Graduates urged to make a difference
Halifax, NS – On October 28, more than 340 students graduated from Mount Saint Vincent University (the Mount) with a wide range of degrees in Arts, Science, Education, and professional programs.
The Mount bestowed honorary degrees on distinguished leaders in human rights and medicine. Dr. Joan Glode and Dr. Margaret Casey (shown at left) each addressed graduating students during their respective ceremonies. Dr. Casey urged graduates not to stand on the sidelines of life, but to consider their individual responsibility to use the tools they have acquired to make positive change in the world. “Whatever you can give matters,” she said. “Each of us has a role. Opportunity for changes exists in each career path.”
Dr. Joan Glode (shown at right with Mount president Dr. Ramona Lumpkin), sharing powerful life stories of several Mi’ kmaq teens she has worked with during her career, spoke of the need for every individual to have a clear sense of belonging and identity. Canada, she said, is an aboriginal country and collectively “we need to do things in new and different ways” in order to deepen our sense of belonging and connection to our roots.
Fall convocation also marked a number of “firsts” for the Mount. Dr. Sheila A. Brown, President of the Mount from 1996-2006, was named the Mount’s first President Emerita for her exceptionally distinguished service to the University during her term in office.
The University recognized its first graduates from the Bachelor of Science (Science Communication) program, a unique degree blending science and communication studies. Finally, Halima Abdille, the University’s first World University Services of Canada (WUSC)-sponsored refugee student from Somalia, graduated with a Bachelor of Business Administration.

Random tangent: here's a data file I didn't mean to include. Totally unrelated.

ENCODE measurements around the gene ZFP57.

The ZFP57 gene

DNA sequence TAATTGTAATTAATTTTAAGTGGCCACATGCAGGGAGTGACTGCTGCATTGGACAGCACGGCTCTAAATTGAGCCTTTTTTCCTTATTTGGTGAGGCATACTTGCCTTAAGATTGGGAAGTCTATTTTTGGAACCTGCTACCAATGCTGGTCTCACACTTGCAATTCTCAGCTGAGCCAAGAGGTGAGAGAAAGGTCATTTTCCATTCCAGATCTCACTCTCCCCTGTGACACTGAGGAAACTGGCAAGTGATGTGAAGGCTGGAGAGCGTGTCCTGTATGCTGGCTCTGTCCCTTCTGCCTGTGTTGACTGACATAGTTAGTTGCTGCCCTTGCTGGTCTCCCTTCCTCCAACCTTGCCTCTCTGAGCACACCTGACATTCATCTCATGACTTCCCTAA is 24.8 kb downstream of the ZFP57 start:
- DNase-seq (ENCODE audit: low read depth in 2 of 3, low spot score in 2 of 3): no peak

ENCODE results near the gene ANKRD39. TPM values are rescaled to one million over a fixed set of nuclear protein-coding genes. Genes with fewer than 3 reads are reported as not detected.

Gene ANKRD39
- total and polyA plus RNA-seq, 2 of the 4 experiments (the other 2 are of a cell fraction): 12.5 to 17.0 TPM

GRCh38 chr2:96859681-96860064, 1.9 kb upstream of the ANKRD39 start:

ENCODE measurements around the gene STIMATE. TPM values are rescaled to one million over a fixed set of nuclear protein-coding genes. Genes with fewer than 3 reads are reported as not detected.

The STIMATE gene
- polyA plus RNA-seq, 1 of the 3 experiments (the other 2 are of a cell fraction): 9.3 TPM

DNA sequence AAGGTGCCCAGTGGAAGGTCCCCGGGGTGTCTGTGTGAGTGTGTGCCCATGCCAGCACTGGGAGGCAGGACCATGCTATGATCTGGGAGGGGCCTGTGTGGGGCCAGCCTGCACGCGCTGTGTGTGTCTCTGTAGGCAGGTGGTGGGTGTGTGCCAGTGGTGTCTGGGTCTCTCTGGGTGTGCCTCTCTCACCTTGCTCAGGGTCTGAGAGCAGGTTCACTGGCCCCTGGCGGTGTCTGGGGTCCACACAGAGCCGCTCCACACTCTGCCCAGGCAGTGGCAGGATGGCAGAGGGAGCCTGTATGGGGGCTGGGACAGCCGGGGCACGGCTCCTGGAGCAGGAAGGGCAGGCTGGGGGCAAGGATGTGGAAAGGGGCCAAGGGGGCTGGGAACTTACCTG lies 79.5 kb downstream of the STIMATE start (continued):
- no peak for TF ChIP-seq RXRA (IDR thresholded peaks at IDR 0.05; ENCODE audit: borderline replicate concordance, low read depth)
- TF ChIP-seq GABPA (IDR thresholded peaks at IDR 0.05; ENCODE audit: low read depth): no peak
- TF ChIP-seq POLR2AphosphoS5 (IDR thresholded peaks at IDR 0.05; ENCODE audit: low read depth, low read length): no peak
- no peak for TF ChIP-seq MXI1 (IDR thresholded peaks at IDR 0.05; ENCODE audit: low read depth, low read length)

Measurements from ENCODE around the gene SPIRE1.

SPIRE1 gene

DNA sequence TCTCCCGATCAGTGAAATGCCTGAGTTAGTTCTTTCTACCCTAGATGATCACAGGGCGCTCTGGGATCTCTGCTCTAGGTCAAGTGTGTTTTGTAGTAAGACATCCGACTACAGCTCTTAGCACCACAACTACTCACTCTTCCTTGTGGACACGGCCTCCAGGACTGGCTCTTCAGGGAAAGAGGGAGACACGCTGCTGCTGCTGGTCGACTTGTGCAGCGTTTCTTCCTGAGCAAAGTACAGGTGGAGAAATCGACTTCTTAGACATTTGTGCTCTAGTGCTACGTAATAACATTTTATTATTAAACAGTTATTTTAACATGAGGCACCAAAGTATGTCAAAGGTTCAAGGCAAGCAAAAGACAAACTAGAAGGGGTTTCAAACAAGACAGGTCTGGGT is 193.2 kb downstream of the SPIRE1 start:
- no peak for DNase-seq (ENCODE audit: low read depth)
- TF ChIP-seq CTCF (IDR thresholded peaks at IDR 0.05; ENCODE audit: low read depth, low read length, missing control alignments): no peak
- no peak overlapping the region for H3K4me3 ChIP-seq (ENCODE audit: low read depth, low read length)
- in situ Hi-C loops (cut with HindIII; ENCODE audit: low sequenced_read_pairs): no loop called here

Student awards were also handed out during the ceremonies. Dayle Eshelby (Lockeport, NS), who graduated with a Bachelor of Arts (Peace and Conflict Studies), came away with a number of prizes, including the Valedictorian Prize, the President’s Prize, and the Kappa Gamma Pi award.
Photo: Valedictorian Dayle Eshelby (Lockeport, NS) speaks to her fellow graduates and guests during morning convocation proceedings.
Jennifer Whytock of Dartmouth, a graduate of Master of Education (Curriculum Studies) program, was awarded the day’s second Valedictorian Prize.
The President’s Prize, awarded to a graduate whose generosity, energy and commitment enriches the University, was also presented to Christin Terakita, Master of Arts (Family Studies and Gerontology), Calgary, AB.
An additional Kappa Gamma Pi award, for scholarship, leadership and service, was presented to Nicole Lawrence, Bachelor of Public Relations, Halifax, NS.
The Graduate Thesis Award is a special award presented to a student who has completed a thesis of exceptional quality, and was presented to Thea Brown, Master of Arts (Family Studies and Gerontology), Vancouver, BC.
About Mount Saint Vincent University
Recognized as a leader in flexible education, applied research, and a personalized approach to education, Mount Saint Vincent University has been nationally recognized among undergraduate universities in Canada for our success in Social Sciences and Humanities Research Council grants and for having one of the lowest student-to-professor ratios. The Mount is committed to providing the best university experience for all members of our community and to developing thoughtful, engaged citizens who make a positive impact on their world. For additional information about the University, visit msvu.ca.
Public Affairs, Mount Saint Vincent University
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